The CallbackManager allows the programmer to 'register' handles to be monitored in mass, according to the basic object class of each handle.

   ahandledict = {'person': ['987654321', '76ab38490', '548def987'], 'media': ['357fed954']}
   register_handles(ahandledict)

This function registers handles that need to be tracked by the manager. This function can be called several times, adding to existing registered handles. The handledict parameter is a dictionary with key:value where the key is one of the primary object types ('person', 'family', 'tag' etc.), and the value is a list of handles to track.

The manager saves the registered handles in internal lists for each of the primary object types. When the underlying db signal is emitted, the handle is compared against the list to see if the actual callback to the GUI code needs to be done.

The following allows the programmer to register the handles found in a primary object:

   register_obj(baseobj, directonly=False)

When directonly is True, this method, will register all directly primary objects (their handles) connected to baseobj with the CallbackManager. So a person objects media, notes, attributes etc. will have their handles returned. If directonly is False, a recursive search is done through the primary objects that have references, and all other referenced handles will also be registered. Note that the handle for baseobj is not registered itself. Also note that objects that go through a reference object (like Event through EventRef) are not registered.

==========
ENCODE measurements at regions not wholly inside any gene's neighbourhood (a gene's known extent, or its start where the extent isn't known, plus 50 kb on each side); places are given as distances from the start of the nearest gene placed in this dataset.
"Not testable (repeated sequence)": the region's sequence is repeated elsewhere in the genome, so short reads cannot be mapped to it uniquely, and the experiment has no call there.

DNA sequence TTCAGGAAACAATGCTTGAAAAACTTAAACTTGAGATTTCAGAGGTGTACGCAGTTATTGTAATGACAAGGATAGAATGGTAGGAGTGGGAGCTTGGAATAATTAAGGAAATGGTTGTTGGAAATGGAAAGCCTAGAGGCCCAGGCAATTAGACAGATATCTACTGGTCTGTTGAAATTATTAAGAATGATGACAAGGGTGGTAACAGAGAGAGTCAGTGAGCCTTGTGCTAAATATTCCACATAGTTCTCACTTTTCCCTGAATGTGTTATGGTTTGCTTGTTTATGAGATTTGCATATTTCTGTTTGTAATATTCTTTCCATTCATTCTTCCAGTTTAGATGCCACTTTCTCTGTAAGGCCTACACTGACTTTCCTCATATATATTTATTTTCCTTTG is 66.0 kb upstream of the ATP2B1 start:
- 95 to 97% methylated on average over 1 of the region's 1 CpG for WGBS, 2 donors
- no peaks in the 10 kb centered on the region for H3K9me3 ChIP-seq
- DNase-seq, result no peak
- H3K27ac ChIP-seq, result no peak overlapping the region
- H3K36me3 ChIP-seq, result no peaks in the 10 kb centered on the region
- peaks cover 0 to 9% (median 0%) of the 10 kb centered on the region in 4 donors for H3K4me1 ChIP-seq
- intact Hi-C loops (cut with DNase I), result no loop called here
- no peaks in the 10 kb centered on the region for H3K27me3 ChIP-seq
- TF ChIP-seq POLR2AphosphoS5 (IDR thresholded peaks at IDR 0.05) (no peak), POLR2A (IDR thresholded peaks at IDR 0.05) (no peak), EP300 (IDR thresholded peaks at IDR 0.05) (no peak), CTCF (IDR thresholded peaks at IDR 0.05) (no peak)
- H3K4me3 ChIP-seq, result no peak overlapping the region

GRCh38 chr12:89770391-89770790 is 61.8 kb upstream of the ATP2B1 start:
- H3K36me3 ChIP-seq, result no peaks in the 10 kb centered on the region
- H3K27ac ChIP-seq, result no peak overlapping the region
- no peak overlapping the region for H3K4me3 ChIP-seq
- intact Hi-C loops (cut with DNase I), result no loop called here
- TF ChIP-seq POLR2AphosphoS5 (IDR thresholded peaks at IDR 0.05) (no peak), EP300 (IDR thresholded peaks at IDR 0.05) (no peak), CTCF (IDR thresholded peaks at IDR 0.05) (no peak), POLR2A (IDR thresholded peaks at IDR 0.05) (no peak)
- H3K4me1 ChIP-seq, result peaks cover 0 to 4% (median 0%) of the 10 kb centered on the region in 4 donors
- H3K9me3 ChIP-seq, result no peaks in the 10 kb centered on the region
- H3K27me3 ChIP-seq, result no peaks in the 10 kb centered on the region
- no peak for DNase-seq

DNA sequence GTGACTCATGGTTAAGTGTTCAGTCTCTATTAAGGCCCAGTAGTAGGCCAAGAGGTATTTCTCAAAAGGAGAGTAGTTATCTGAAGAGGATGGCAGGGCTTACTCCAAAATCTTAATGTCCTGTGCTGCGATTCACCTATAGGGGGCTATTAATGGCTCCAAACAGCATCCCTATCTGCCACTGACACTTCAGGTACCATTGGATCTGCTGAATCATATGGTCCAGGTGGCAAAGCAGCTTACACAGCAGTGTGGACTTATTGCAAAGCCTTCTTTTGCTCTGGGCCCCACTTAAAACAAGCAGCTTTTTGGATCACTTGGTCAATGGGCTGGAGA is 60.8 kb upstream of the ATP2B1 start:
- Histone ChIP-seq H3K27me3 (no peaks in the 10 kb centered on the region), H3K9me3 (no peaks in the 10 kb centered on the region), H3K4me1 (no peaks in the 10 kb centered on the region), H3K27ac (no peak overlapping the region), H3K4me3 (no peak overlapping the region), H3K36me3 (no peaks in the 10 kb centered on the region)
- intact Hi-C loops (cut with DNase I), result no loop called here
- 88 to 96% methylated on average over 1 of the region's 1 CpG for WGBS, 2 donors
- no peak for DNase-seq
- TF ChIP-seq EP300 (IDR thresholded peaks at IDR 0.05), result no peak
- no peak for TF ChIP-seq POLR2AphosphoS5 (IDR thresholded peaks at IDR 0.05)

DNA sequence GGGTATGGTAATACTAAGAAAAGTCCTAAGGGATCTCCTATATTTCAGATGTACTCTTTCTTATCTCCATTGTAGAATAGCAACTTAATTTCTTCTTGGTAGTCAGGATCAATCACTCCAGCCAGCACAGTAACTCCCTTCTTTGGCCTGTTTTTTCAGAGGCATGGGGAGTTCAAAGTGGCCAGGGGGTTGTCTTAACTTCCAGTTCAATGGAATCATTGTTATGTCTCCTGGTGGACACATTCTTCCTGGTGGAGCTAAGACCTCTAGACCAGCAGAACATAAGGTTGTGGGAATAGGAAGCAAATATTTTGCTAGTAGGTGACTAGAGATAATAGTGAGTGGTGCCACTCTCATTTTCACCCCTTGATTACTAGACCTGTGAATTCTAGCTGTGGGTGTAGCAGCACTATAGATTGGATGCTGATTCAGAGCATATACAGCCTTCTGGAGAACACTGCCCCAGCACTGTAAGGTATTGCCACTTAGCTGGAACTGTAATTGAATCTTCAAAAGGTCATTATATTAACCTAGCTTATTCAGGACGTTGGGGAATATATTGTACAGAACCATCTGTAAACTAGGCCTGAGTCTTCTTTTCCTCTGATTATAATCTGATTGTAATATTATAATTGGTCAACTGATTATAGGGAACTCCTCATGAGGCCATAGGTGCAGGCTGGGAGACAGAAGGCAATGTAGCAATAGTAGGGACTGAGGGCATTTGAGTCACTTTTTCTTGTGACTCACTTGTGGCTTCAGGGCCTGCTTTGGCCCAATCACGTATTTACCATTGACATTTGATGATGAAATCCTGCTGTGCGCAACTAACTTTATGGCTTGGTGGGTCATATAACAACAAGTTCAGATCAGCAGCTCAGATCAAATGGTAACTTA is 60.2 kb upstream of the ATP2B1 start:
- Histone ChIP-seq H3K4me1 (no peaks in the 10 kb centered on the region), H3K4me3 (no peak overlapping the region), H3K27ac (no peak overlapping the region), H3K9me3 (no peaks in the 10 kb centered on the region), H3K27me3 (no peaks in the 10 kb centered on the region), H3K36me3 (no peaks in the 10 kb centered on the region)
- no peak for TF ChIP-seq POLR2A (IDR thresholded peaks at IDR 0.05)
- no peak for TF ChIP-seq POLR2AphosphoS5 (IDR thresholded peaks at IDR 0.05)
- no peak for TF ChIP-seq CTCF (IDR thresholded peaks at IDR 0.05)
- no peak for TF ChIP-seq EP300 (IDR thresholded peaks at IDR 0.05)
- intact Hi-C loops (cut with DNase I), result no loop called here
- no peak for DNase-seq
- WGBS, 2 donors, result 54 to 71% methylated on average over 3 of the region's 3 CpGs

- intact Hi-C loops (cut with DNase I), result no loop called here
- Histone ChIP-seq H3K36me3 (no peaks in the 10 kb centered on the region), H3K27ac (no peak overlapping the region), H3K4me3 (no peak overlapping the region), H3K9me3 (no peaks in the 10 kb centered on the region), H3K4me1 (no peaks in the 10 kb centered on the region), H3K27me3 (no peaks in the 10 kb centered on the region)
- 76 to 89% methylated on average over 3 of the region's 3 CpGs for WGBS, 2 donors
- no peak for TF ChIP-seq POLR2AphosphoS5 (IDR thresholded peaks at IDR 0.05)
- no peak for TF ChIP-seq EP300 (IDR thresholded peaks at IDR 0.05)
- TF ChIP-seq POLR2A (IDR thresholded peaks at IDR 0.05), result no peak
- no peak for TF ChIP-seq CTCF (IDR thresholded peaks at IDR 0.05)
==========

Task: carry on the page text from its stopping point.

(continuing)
Unregister handles with the CallbackManager

The following allows the programmer to stop monitoring handles. It uses the same ahandledict as register_handles:

   unregister_handles(ahandledict)  # remove specific handles from registration.
   unregister_all()  # allows removing all the registered handles from registration.

Connecting directly to db with the CallbackManager

   add_db_signal(signal_name, callback)

This does a custom db connect signal outside of the primary object ones managed automatically. It has the same arguments and function as the Callback.connect method. Its purpose in the CallbackManager is to allow the disconnect_all method manage this callback, so the user doesn't have to store a key and disconnect it individually.

Db signals

The most commonly used signals from the db indicate the types of db changes, such as an add, update or delete of one of the primary objects. Currently, the primary objects are 'person', 'family', 'event', 'place', 'media', 'source', 'citation', 'repository', 'note', and 'tag'. The types of db signal that apply to these are 'add', 'delete', and 'update'. The signals are formed by appending the signal type to the primary object type with a '-' as in 'person-add'. Examples of these signals are 'person-add', 'media-update', 'note-delete'. This type of signal is emitted with a list of handles of the primary objects affected as arguments.

Gramps-notes.png
Note:

the following only applies to normal transactions, 'batch' transactions do not produce signals.

These signals are emitted when one or more commits occur at the end of a transaction. The signals are delayed until the end of the transaction so that they are not emitted if the transaction fails. Because the signals are delayed until after the all the transaction commits are actually complete, it is important for programmers to understand possible side effects.